Monday, October 27, 2003

Wedding Mania

Ramaz(d)an started today. (In Iran it's called Ramazan.) Which means that for a whole month no one can get married in Iran. Which means that the month before Ramazan is filled with weddings. Cars get covered with flowers and honk their way through the streets. Men dance in the streets. Music is everywhere.

K and I were staying in a motel in a strange but loveable city south and west of Tehran. They were hosting two weddings a day. "This is our busiest time," the owner told me. "The weather is perfect and it's right before Ramazan. We have two weddings every day."

"But I saw three couples getting their photos taken," I told him.

"Oh they just come here to have their pictures taken. We have a great site. You'll see today that we are very relaxed here. Men and women dance together. There is good music. People have fun now. It's all thanks to Khatami," he told me.

I have never seen such miserable brides and grooms. By the end of my day there, I had seen at least 15 couples. All but two looked terrified and stressed out. "They are exhausted," K said. All but two looked stonily at the cameras photographing them. Two of the couples looked relaxed and happy. The people accompanying them were clearly having a good time. I got the sense that they were, perhaps, teasing the young couples into a state of apprehension.

The brides wore white. Their hair was uncovered. If they could have smiled, they would have looked beautiful.

Sunday, October 26, 2003

Iran - Lifestyles - Nose Job

Another story on nose jobs.
The Seattle Times: Iranian males indulge in nose jobs

I have to say, I had no idea this story had hit the wires until a couple of minutes ago as I listened to Wait! Wait! Don't Tell Me on my internet radio. Apparently, nose jobs in Iran are a big story.

Wednesday, October 22, 2003


…means foreigner which is the first word that I could pick up in casual conversation. I hear it just about every single day, several times a day. I hear it from the adults walking by me on the streets, children playing in playgrounds, and 20-somethings curious about me. Everywhere I go, people stare. I will never look Iranian.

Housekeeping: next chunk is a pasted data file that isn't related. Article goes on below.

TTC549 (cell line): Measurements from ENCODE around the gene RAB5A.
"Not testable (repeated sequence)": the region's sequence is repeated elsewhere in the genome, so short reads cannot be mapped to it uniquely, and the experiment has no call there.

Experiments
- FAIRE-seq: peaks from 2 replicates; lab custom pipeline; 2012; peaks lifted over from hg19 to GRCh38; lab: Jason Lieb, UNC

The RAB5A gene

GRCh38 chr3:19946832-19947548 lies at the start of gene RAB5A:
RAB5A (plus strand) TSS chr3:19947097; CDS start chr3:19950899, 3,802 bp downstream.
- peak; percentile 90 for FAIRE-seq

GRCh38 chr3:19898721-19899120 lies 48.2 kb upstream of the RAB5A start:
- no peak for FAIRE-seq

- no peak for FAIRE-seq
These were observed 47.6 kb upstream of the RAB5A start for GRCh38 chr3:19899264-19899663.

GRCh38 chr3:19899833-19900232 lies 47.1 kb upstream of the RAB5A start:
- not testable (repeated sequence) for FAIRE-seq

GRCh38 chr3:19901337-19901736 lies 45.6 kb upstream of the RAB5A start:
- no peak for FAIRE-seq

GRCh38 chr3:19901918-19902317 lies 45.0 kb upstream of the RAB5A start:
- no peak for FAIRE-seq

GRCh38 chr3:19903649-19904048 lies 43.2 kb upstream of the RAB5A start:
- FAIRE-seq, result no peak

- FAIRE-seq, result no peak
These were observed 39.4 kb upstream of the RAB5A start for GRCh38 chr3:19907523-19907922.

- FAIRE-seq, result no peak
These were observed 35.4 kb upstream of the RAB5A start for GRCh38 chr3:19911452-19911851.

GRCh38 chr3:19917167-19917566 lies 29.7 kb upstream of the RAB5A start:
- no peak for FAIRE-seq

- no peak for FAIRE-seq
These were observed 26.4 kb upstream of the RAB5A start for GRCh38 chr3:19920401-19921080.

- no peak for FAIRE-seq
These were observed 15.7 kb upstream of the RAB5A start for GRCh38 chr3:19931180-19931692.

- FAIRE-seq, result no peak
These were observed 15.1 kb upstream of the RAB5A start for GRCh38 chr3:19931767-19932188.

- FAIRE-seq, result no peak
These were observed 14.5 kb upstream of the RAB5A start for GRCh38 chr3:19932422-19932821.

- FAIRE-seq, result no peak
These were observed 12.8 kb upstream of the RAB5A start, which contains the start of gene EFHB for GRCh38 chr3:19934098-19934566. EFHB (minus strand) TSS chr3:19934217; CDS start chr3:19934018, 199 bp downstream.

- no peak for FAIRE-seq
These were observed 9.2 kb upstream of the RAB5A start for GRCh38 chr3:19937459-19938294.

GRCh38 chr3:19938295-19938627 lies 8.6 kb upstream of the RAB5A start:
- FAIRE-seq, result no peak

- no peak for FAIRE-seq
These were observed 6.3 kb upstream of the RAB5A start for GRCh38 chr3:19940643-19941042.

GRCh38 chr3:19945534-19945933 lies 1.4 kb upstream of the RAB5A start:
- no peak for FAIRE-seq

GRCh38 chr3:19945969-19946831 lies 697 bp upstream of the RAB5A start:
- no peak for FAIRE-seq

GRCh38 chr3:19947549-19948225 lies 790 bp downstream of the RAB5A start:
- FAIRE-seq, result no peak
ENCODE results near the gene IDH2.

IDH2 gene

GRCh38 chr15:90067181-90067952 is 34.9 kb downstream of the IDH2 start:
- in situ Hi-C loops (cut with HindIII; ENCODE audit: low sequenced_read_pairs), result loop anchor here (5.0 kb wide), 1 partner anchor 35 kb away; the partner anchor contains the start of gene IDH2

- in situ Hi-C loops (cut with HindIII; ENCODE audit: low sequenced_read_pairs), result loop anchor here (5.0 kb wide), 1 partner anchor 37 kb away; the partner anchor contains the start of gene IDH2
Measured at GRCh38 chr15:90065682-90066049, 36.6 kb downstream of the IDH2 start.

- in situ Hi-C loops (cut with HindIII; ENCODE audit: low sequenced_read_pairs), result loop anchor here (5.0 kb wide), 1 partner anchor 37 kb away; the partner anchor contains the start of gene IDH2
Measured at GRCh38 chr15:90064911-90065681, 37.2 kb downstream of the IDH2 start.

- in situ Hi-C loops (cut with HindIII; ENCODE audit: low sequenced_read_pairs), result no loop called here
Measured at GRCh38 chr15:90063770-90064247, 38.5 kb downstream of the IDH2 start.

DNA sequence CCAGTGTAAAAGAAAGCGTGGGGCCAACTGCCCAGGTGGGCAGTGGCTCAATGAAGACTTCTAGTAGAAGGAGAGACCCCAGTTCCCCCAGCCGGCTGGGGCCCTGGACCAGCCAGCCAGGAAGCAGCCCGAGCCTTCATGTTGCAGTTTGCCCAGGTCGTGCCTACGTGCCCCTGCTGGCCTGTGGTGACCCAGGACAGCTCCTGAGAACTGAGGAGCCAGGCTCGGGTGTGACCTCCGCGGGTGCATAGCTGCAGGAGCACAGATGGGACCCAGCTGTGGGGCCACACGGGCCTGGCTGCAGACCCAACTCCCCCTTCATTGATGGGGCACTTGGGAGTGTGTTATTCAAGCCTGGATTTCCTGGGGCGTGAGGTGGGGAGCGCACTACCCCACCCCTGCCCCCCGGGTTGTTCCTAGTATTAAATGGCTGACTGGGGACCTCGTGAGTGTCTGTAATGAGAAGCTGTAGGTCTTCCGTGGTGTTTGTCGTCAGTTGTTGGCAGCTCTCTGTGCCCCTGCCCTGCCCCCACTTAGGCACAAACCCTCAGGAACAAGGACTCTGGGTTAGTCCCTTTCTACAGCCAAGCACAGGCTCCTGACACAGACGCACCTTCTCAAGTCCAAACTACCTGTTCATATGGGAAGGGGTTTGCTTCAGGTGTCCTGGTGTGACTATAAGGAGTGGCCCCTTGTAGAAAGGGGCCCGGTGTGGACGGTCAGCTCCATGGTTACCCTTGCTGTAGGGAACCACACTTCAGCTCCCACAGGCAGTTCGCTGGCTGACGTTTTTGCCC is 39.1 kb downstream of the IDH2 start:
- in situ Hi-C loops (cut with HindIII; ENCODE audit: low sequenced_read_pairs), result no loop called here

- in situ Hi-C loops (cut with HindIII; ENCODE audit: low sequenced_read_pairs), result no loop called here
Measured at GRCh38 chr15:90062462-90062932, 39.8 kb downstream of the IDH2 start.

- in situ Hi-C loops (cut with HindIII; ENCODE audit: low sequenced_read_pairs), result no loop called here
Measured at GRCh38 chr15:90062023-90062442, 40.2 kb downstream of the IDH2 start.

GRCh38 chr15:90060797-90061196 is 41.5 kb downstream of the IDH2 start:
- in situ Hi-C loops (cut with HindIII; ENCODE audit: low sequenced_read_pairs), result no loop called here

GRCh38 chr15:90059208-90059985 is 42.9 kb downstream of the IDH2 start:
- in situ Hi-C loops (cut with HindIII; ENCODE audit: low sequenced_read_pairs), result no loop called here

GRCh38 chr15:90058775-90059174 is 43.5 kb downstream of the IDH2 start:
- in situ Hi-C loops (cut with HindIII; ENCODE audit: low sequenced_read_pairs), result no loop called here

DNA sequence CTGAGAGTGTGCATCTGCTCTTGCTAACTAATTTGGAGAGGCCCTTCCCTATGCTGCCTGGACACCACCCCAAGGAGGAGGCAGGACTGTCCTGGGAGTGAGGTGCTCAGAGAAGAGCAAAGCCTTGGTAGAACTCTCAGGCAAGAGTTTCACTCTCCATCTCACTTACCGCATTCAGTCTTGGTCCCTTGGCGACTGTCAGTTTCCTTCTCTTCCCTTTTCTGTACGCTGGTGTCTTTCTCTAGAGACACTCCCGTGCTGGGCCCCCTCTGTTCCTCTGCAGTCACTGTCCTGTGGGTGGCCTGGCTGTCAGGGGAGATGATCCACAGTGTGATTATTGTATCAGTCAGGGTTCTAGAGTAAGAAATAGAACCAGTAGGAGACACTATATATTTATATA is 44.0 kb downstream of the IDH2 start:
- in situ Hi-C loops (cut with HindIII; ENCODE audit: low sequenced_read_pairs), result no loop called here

The good thing about being a foreigner here is that Iranians treat foreigners really well. They try to be on their best behavior in front of us. Our blond Dutch friend who speaks Farsi better than K does, told us an emblematic story about this. He was in Iran riding on a bus when an argument broke out. People tried to calm down the arguing parties by telling them: "Is this the kind of impression you want to give the foreigner?"

After three months here, I, too, have become completely obsessed with foreigners. Whenever I see them, I openly stare. I make comments to whoever is with me. "Look, a foreigner," I say.

There is one restaurant near us that serves amazing kebabs. Everytime we eat there, there is a foreigner present. The first time we were there, there were two Africans. I was completely mesmerized by their skin. It was as though I had never seen dark skin before. The next time we went, there was a woman who looked Mongolian. Once again, I was completely amazed. I saw a South African man the next time and a whole bevy of people speaking French. One night, the staff of a Lufthansa flight was eating dinner near us. I could not stop staring.

"Mom, Dad, why is my nose so big?"

A whole generation of Iranians is going to grow up wondering where the hell they inherited their big noses from.

Everywhere you go in Iran, you see young men and women with bandages on their noses. One long, white bandage down the front of the nose. Three shorter ones crossing the bridge.

One night we were walking with K's nephews and nieces and sisters when we spotted a man with the bandages on his nose. "How awful does a man's nose have to be for him to get a nose job," I asked?